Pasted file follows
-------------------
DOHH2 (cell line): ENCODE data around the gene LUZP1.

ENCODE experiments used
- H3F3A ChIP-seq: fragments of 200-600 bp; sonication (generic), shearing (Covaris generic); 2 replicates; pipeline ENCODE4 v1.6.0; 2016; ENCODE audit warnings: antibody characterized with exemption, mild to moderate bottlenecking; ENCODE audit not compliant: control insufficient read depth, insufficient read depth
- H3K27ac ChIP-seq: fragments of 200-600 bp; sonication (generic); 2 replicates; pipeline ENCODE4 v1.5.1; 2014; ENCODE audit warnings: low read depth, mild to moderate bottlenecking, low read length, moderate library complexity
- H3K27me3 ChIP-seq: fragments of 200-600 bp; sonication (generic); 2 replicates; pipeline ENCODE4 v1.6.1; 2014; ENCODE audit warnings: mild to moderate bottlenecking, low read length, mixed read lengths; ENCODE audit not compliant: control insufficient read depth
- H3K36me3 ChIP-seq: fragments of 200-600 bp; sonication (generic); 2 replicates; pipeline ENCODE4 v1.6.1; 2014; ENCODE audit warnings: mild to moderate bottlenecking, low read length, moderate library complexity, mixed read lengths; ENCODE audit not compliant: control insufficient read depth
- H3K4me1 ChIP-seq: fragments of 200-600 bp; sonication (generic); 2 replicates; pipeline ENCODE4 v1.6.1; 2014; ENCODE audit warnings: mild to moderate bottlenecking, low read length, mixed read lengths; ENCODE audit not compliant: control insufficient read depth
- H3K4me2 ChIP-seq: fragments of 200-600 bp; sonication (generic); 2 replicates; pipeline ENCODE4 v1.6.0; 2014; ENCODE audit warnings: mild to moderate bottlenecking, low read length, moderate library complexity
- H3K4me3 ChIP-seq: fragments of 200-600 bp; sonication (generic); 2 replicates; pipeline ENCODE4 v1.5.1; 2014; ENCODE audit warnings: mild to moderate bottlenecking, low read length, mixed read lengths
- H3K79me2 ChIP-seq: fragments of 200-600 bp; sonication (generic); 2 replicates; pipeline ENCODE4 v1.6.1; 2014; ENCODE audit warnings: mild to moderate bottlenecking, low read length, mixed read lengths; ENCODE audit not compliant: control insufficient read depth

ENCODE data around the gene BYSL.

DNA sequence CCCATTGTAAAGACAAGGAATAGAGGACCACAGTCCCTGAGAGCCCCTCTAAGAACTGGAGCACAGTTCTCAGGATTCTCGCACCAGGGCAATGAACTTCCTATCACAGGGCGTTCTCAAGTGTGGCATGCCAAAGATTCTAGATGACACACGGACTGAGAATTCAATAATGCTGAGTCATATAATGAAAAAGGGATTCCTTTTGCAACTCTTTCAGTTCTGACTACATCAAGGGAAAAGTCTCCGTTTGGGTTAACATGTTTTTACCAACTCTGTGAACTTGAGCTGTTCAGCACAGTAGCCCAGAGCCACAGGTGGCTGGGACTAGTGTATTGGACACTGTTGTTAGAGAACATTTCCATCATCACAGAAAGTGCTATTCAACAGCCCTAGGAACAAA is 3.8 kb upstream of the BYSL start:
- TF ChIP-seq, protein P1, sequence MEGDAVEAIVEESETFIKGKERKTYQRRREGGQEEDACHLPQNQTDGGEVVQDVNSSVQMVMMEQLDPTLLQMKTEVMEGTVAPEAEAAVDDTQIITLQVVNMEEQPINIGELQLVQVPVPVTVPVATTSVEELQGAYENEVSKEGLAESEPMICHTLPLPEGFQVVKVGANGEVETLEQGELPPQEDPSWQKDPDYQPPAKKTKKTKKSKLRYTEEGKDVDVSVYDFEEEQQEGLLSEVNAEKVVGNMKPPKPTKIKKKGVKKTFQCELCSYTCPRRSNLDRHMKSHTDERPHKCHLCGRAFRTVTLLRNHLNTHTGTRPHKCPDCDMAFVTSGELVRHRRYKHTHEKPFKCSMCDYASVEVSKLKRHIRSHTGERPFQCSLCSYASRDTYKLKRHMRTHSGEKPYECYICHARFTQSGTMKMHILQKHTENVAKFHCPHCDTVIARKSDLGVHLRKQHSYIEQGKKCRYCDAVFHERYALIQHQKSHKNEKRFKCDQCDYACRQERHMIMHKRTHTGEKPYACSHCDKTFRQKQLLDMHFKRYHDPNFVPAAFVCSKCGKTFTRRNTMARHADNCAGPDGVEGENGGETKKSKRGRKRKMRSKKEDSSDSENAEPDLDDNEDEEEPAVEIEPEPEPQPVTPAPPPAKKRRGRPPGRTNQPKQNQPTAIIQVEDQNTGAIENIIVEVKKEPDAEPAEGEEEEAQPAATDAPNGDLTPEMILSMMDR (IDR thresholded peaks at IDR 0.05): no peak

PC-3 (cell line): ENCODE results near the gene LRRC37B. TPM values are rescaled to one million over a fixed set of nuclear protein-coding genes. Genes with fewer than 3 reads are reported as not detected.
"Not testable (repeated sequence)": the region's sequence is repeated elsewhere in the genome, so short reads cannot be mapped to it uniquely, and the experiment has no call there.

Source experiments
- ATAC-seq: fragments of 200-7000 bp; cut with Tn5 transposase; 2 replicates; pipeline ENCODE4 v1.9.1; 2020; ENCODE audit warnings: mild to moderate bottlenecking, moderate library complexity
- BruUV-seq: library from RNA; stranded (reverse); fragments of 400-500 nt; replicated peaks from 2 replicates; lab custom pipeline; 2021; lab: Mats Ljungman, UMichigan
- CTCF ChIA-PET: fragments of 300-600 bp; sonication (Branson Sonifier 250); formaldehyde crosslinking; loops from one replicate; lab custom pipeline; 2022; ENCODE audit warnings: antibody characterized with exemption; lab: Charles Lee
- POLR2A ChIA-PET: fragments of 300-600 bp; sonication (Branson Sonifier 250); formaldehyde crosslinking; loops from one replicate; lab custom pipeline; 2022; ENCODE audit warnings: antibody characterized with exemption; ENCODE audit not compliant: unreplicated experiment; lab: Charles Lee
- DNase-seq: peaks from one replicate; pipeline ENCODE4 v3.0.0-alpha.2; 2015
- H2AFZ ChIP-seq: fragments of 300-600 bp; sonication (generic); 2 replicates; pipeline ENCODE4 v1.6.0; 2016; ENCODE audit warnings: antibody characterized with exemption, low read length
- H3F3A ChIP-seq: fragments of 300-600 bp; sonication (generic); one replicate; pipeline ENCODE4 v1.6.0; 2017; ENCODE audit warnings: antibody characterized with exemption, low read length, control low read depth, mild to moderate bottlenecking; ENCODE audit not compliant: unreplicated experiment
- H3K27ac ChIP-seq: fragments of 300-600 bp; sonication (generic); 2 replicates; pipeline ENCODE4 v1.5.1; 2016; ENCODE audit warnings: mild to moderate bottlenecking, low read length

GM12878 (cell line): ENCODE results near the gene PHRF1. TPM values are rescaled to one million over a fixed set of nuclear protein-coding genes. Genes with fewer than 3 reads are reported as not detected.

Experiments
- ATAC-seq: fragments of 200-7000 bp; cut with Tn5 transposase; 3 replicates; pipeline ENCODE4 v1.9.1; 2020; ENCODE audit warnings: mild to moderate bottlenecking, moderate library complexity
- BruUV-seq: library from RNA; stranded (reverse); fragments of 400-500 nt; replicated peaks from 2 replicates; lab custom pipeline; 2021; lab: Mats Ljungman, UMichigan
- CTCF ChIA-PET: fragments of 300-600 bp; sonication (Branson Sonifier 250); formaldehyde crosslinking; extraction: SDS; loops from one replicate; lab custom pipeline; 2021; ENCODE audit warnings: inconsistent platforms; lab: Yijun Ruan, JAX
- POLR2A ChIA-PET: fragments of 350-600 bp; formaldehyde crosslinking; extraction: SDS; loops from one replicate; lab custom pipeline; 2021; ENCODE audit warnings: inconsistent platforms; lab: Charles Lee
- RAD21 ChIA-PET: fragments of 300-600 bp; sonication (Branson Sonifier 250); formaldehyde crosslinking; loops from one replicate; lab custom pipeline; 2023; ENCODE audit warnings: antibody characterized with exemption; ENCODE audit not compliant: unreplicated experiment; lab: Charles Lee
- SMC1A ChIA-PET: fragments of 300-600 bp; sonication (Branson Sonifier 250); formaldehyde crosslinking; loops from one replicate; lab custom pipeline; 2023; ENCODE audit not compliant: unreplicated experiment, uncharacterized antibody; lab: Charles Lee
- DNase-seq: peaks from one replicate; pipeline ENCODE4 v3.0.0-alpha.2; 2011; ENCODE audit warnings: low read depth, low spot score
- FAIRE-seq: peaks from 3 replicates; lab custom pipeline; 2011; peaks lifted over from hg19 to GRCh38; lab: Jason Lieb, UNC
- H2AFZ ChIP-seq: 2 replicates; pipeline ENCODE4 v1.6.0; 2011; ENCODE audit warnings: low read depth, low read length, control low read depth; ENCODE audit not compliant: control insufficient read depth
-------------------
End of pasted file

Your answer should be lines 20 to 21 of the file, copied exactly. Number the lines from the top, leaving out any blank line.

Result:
- POLR2A ChIA-PET: fragments of 300-600 bp; sonication (Branson Sonifier 250); formaldehyde crosslinking; loops from one replicate; lab custom pipeline; 2022; ENCODE audit warnings: antibody characterized with exemption; ENCODE audit not compliant: unreplicated experiment; lab: Charles Lee
- DNase-seq: peaks from one replicate; pipeline ENCODE4 v3.0.0-alpha.2; 2015